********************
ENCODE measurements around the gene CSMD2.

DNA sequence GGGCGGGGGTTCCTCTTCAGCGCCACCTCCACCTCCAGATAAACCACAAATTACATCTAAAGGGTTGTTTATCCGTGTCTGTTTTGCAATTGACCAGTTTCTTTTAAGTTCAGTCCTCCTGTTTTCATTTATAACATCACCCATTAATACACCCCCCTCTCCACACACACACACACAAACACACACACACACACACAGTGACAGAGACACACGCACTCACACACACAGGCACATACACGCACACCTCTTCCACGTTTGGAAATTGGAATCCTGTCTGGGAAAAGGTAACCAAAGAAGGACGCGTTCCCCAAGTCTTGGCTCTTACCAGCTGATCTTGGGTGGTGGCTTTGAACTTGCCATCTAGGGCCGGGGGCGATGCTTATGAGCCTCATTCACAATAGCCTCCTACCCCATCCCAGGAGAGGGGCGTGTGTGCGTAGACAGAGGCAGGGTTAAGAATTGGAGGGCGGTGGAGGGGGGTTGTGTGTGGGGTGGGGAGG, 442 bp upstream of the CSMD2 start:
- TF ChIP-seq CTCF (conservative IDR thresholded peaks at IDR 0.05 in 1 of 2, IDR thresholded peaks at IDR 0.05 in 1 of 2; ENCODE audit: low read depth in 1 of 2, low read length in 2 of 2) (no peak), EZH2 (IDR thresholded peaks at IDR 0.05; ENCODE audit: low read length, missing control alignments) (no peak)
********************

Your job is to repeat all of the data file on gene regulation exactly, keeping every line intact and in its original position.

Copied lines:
ENCODE measurements around the gene CSMD2.

DNA sequence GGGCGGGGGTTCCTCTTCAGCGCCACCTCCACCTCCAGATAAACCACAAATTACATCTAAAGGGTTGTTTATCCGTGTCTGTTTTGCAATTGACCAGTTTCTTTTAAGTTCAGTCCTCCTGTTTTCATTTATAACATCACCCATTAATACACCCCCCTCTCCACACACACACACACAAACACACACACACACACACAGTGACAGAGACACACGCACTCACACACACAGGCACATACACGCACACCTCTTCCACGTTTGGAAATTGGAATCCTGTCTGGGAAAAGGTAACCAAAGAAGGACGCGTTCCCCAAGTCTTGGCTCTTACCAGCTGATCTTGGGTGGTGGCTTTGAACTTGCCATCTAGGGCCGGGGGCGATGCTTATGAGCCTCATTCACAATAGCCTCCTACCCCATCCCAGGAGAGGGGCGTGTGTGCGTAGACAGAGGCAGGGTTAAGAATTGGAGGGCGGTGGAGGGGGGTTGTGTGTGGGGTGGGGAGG, 442 bp upstream of the CSMD2 start:
- TF ChIP-seq CTCF (conservative IDR thresholded peaks at IDR 0.05 in 1 of 2, IDR thresholded peaks at IDR 0.05 in 1 of 2; ENCODE audit: low read depth in 1 of 2, low read length in 2 of 2) (no peak), EZH2 (IDR thresholded peaks at IDR 0.05; ENCODE audit: low read length, missing control alignments) (no peak)